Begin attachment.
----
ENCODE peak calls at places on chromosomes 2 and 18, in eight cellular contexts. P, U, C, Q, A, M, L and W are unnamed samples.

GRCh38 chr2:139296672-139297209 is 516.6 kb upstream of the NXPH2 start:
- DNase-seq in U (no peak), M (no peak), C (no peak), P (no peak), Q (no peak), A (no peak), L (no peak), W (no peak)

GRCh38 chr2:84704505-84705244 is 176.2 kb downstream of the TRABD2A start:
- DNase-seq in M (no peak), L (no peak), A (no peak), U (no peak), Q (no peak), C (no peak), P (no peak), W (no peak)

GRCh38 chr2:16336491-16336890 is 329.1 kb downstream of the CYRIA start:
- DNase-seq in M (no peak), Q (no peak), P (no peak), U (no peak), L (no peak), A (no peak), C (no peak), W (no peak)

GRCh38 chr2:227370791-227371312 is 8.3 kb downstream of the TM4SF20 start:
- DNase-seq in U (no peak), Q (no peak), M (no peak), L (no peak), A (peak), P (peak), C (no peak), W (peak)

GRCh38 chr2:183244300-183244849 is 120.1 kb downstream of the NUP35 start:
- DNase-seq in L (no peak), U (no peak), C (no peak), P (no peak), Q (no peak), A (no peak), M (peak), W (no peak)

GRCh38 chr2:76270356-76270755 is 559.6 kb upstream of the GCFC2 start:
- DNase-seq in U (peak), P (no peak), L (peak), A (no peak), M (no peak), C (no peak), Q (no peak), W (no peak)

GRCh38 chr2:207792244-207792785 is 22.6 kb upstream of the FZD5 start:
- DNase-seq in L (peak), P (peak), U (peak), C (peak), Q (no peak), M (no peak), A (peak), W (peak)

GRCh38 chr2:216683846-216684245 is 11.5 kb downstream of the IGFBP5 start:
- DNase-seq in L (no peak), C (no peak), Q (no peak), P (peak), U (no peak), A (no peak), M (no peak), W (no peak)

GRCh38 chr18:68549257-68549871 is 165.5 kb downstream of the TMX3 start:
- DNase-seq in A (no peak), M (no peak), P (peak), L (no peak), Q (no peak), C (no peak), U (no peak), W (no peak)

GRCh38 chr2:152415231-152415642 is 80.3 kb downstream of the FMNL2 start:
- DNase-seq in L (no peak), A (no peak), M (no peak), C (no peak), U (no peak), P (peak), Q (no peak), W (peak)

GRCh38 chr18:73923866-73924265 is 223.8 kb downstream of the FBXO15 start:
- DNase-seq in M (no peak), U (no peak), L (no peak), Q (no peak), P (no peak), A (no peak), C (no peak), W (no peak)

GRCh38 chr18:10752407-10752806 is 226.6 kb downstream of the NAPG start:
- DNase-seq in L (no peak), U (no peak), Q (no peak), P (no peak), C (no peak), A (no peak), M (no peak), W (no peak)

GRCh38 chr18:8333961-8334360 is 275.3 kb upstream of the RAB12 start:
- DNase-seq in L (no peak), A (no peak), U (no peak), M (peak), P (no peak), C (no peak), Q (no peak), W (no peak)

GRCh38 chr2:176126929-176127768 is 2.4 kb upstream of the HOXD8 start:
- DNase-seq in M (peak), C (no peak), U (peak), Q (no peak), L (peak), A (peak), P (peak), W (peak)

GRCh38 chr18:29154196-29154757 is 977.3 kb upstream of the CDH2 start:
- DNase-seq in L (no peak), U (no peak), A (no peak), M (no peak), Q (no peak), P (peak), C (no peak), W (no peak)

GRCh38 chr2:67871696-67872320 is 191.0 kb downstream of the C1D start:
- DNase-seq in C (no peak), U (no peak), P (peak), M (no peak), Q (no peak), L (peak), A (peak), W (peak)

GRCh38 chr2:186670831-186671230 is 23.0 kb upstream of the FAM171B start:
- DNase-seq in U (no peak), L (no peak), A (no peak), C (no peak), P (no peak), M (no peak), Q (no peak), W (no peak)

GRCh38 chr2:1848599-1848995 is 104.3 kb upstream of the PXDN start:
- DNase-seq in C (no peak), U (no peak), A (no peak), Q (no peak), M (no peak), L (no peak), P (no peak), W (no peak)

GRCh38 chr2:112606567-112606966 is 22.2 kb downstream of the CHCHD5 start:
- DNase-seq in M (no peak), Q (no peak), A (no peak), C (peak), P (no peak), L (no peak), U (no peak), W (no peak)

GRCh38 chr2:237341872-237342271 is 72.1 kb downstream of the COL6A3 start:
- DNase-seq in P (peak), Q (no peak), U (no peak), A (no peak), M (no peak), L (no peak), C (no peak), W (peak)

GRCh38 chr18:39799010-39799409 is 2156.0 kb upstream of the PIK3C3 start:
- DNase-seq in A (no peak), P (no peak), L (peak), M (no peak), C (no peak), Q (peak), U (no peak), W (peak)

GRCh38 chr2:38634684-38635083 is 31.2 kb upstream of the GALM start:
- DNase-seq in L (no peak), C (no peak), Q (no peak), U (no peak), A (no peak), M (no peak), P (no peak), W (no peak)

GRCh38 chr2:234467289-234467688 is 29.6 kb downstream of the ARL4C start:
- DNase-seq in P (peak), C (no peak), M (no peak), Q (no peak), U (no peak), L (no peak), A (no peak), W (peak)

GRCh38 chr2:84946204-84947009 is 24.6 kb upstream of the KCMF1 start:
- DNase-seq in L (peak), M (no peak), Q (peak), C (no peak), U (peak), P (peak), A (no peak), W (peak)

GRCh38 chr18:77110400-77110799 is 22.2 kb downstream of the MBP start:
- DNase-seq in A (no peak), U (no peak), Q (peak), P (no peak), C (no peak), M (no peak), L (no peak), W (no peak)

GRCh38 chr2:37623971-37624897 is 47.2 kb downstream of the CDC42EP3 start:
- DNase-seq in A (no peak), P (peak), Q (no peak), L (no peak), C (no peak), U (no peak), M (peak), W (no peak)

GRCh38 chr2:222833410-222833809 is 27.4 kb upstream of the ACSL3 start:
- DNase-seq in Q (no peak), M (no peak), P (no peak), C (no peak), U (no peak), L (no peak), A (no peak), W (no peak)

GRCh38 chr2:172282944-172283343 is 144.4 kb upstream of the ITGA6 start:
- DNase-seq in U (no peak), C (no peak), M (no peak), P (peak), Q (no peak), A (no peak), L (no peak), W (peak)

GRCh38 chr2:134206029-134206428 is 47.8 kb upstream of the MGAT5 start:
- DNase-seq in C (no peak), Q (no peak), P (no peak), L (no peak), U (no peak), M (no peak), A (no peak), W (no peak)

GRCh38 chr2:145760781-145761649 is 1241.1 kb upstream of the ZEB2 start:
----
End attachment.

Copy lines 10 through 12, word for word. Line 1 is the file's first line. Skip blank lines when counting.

GRCh38 chr2:183244300-183244849 is 120.1 kb downstream of the NUP35 start:
- DNase-seq in L (no peak), U (no peak), C (no peak), P (no peak), Q (no peak), A (no peak), M (peak), W (no peak)

GRCh38 chr2:76270356-76270755 is 559.6 kb upstream of the GCFC2 start: